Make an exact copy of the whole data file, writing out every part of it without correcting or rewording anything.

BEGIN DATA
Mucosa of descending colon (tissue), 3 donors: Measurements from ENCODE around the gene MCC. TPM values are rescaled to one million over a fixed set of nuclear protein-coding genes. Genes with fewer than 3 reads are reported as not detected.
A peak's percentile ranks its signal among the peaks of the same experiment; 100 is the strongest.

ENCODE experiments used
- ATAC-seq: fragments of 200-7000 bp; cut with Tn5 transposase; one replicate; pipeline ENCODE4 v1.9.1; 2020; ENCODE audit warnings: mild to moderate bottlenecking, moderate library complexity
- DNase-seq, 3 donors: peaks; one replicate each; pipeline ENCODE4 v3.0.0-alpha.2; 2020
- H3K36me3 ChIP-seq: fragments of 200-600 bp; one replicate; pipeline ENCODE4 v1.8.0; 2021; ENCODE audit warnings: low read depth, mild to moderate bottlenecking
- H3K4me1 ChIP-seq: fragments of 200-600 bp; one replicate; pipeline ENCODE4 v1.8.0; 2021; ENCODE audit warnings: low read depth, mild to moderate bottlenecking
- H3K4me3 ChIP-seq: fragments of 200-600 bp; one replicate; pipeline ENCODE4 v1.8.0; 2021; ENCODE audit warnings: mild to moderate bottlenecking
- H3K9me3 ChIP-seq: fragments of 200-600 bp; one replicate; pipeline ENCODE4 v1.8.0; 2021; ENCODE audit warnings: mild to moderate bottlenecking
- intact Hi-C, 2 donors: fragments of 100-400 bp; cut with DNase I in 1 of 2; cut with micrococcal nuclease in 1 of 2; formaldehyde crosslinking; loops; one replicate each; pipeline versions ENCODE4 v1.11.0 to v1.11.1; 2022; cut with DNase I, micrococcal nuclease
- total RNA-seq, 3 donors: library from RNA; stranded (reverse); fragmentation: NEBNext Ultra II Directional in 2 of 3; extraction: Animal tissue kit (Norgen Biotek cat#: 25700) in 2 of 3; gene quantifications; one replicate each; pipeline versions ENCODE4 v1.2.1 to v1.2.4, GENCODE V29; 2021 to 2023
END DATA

Mucosa of descending colon (tissue), 3 donors: Measurements from ENCODE around the gene MCC. TPM values are rescaled to one million over a fixed set of nuclear protein-coding genes. Genes with fewer than 3 reads are reported as not detected.
A peak's percentile ranks its signal among the peaks of the same experiment; 100 is the strongest.

ENCODE experiments used
- ATAC-seq: fragments of 200-7000 bp; cut with Tn5 transposase; one replicate; pipeline ENCODE4 v1.9.1; 2020; ENCODE audit warnings: mild to moderate bottlenecking, moderate library complexity
- DNase-seq, 3 donors: peaks; one replicate each; pipeline ENCODE4 v3.0.0-alpha.2; 2020
- H3K36me3 ChIP-seq: fragments of 200-600 bp; one replicate; pipeline ENCODE4 v1.8.0; 2021; ENCODE audit warnings: low read depth, mild to moderate bottlenecking
- H3K4me1 ChIP-seq: fragments of 200-600 bp; one replicate; pipeline ENCODE4 v1.8.0; 2021; ENCODE audit warnings: low read depth, mild to moderate bottlenecking
- H3K4me3 ChIP-seq: fragments of 200-600 bp; one replicate; pipeline ENCODE4 v1.8.0; 2021; ENCODE audit warnings: mild to moderate bottlenecking
- H3K9me3 ChIP-seq: fragments of 200-600 bp; one replicate; pipeline ENCODE4 v1.8.0; 2021; ENCODE audit warnings: mild to moderate bottlenecking
- intact Hi-C, 2 donors: fragments of 100-400 bp; cut with DNase I in 1 of 2; cut with micrococcal nuclease in 1 of 2; formaldehyde crosslinking; loops; one replicate each; pipeline versions ENCODE4 v1.11.0 to v1.11.1; 2022; cut with DNase I, micrococcal nuclease
- total RNA-seq, 3 donors: library from RNA; stranded (reverse); fragmentation: NEBNext Ultra II Directional in 2 of 3; extraction: Animal tissue kit (Norgen Biotek cat#: 25700) in 2 of 3; gene quantifications; one replicate each; pipeline versions ENCODE4 v1.2.1 to v1.2.4, GENCODE V29; 2021 to 2023